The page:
Genesis 24:1-32 – Abraham is now a very old man. He asks his oldest servant, “the man in charge of his household” (24:2) to take and oath “by putting [his] hand under [his] thigh” (24:2) and swearing that he “will not allow [his] son [Isaac] to marry one of these local Canaanite women” (24:3). He wants his steward to find a woman from the house of Abraham’s father in Haran. He makes it clear he does not want Isaac to travel there EVER. The steward is to go there on his own and find the right woman. The steward swears he will do as asked.
The steward travels a long distance to the northern parts of Mesopotamia. He arrives at a well outside the town and prays to the Lord to show him the woman he has been sent to find by having her respond to his request for a drink of water by saying “’Yes, have a drink, and I will water your camels, too!’ – let her be the one you have selected as Isaac’s wife. This is how I will know that you have shown unfailing love to my master” (24:14).
Before he is finished with his prayer, a young woman named Rebekah comes out with a water jug on her shoulder. She is “very beautiful and old enough to be married, but she was still a virgin” (24:16). She does all the right things, says what the Lord has told the steward she would say.
The woman is Abraham’s nephew’s daughter, Rebekah (Rivka). She runs home and tells her family everything. Her brother Laban, goes out to meet the man. He asks him to come to their house to stay. They offer him generous hospitality.
The Epistle of Polycarp to the Philippians [c. mid-2nd century) – Introduction through Book 2
Introduction from the Ethereal Library Edition and from the Penguin Edition (1987):
Polycarp (69-155 AD) was born later than Ignatius (35 or 50 to 98-117 AD) and lived to a much later age (86 or so) but his epistle is usually made a kind of preface for the letters of Ignatius; we will look at the letters of Ignatius after reading Polycarp. They were both pupils of the apostle John.
Polycarp [Bishop of Smyrna--seaport town on west coast of Anatolia] was a teacher of Irenaeus, and Irenaeus often spoke of the conversations Polycarp had had with the apostle John and with “others who had seen the Lord.” The church of the Philippians to which he is writing here was the first in Europe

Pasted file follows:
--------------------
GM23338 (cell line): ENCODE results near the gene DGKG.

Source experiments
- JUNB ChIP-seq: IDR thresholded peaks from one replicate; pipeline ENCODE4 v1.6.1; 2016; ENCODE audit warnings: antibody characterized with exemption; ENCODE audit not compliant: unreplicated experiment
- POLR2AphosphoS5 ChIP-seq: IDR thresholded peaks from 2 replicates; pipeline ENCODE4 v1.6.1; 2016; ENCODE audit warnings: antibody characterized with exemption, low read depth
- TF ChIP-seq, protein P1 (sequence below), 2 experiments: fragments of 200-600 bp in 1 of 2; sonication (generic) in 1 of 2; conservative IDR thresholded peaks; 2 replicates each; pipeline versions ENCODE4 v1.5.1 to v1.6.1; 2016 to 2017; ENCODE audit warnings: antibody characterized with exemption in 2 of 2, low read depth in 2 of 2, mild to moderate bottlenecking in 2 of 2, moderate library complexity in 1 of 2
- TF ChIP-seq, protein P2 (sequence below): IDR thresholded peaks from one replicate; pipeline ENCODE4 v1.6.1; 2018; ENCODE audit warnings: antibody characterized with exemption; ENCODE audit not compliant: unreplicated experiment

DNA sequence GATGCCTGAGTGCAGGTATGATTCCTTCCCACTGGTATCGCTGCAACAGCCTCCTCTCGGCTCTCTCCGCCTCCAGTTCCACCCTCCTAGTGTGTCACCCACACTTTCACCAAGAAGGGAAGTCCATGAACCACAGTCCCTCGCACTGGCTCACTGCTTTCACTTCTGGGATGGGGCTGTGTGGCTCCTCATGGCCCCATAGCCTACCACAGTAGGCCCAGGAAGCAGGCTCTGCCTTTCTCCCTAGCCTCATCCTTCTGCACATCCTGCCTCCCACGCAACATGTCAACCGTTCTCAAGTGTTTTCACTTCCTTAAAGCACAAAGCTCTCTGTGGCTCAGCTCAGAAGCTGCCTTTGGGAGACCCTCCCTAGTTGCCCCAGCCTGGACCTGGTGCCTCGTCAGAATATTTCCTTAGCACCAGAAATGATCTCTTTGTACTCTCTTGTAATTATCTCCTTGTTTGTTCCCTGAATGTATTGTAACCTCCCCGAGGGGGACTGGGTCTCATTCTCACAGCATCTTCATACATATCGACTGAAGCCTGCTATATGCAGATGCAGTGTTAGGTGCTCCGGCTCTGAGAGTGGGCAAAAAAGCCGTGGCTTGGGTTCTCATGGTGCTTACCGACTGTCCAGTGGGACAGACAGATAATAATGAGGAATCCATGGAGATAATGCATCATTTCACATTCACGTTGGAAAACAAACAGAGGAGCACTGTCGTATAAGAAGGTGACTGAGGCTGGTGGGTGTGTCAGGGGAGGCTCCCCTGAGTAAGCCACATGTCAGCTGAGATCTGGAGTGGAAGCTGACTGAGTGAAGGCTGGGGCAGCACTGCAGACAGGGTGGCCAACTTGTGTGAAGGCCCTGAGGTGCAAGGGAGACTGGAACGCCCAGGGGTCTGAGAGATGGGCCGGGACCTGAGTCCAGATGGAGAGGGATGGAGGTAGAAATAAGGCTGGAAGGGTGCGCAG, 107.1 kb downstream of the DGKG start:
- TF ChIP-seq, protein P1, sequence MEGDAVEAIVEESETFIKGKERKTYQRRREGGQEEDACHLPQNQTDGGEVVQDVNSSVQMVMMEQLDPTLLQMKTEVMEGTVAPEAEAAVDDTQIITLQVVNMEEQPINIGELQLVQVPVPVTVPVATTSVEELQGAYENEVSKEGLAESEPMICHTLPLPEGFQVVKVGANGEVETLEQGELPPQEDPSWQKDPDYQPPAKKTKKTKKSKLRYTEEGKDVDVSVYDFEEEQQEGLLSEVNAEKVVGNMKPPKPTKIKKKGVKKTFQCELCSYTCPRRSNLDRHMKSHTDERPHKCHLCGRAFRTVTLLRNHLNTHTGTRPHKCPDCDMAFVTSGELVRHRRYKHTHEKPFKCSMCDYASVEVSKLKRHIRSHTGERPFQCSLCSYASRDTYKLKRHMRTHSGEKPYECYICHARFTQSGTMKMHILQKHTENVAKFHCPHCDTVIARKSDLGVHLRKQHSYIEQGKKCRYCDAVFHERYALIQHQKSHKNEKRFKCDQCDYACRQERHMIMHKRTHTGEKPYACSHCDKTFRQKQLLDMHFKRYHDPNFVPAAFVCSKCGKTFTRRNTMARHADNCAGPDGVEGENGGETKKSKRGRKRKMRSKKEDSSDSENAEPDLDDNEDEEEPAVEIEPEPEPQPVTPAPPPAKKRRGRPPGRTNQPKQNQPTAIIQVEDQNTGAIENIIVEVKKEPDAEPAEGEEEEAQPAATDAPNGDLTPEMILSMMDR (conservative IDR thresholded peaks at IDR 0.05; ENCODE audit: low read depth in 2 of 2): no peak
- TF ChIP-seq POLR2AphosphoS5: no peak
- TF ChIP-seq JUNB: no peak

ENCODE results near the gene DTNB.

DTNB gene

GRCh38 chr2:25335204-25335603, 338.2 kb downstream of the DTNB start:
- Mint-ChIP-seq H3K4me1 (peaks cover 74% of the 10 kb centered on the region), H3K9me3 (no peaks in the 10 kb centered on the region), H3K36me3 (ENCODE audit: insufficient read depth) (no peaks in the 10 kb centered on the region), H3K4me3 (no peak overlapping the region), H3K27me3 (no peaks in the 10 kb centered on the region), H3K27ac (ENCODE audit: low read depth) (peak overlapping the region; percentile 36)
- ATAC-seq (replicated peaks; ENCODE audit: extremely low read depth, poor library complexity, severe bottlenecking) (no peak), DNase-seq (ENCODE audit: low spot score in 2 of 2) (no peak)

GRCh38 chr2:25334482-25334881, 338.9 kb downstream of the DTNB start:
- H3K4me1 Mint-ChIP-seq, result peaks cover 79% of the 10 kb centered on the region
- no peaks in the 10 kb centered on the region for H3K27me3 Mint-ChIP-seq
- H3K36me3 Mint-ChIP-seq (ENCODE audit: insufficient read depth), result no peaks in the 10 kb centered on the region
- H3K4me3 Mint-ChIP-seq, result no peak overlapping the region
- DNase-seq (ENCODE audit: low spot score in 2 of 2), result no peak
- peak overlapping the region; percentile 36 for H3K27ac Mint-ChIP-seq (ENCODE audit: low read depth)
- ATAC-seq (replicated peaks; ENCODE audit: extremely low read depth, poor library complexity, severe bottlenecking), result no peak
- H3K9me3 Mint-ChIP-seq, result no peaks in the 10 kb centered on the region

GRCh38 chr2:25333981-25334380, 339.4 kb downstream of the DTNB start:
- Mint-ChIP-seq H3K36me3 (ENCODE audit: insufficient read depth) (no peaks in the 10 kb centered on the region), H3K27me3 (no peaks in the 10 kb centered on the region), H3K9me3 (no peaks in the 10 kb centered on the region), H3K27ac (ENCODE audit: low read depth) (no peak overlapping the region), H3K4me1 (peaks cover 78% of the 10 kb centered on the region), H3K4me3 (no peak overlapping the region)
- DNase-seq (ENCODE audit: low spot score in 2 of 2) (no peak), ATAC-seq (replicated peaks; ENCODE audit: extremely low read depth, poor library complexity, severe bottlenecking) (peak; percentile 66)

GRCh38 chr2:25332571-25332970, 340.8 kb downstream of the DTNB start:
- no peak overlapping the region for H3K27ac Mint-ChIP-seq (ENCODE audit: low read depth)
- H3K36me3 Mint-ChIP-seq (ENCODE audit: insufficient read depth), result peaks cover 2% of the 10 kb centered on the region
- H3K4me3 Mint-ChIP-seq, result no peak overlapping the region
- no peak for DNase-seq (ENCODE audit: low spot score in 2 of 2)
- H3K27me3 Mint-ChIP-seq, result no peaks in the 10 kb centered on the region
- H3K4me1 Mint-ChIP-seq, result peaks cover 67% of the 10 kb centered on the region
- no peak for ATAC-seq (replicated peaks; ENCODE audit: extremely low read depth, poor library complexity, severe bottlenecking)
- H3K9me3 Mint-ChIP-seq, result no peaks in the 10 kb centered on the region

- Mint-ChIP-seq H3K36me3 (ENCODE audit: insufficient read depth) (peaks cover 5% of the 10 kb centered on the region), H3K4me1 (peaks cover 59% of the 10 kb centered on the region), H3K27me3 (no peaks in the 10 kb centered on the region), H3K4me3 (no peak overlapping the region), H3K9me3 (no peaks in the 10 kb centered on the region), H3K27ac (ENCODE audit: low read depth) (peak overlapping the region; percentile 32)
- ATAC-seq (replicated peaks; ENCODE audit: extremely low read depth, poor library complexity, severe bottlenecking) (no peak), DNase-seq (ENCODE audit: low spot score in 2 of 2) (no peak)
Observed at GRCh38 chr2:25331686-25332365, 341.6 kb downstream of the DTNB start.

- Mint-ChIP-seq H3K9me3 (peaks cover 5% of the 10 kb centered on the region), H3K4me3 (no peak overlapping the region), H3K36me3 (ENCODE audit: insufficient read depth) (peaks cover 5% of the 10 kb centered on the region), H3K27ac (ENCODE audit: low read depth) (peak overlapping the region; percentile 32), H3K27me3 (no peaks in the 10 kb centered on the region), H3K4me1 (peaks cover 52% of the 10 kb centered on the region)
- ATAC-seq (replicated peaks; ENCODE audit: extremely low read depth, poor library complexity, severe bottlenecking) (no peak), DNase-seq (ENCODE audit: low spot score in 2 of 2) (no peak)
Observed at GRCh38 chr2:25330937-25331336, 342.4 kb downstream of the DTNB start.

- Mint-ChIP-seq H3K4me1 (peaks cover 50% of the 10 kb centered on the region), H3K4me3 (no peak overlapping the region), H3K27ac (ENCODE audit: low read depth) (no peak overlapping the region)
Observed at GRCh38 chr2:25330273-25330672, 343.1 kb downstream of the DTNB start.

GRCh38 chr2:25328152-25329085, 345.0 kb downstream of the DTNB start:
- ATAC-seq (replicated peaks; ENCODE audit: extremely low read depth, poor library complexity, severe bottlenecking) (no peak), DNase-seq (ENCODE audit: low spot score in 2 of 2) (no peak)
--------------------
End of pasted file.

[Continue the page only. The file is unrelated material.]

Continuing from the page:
The manuscript scholars have worked with is not perfect in any of the Greek manuscripts, which contain it. But Eusebius had a Latin copy of the text – not as good as the Greek version.
Polycarp was a Christian from early childhood. He was appalled by the distortions of the faith brought by the Gnostics, and according to Eusebius, told a story about John the Apostle being so horrified by the presence of Cerinthus, an early Gnostic, in a public bath-house in Ephesus, he told everyone to flee from the place (Early Christian Writings, 115). Polycarp traveled to Rome to consult with the Bishop there – Anicetus (Pope ca. 154) – over a disagreement that existed as to when Easter was to be observed: on the Jewish Passover or the Roman custom of always celebrating it on a Sunday. They agreed to disagree (115).
“I have greatly rejoiced with you in our Lord Jesus Christ, because you have followed the example of true love [as displayed by God], and have accompanied . . . those who were bound in chains, the fitting ornaments of saints, and . . . the diadems of the true elect of God and our Lord Jesus Christ. . . .” This is a reference to Ignatius and prisoners who were with him on their way to Rome.
“In Him, endurance went so far as to face even death for our sins; but God overruled the pangs of the grave, and raised Him up to life again. Though you never saw Him for yourselves, yet you believe in Him in a glory of joy beyond all words . . . knowing that it is by His grace you are saved, not of your own doing but by the will of God through Jesus Christ” (119).
“So gird up your loins now and serve God in fear and sincerity” (119). Avoid the useless sophistries of the pagans, the myths of the Jews and the “theosophy” of the Gnostics (124). Put your trust in Him who raised Jesus Christ from the grave. “All things in heaven and earth have been made subject to Him; everything that breathes pays Him homage” (120).
“He that raised Him from the dead will raise us also, if we do His will and live by His commandments, and cherish the things He cherished – if . . . we keep ourselves from wrongdoing, overreaching, penny-pinching, tale-telling, and prevaricating, and bear in mind the words of our Lord in His teaching, Judge not, that you be not judged; forgive, and you will be forgiven; be merciful, that you may obtain mercy; for whatever you measure out to other people will be measured back again to yourselves” (119-120).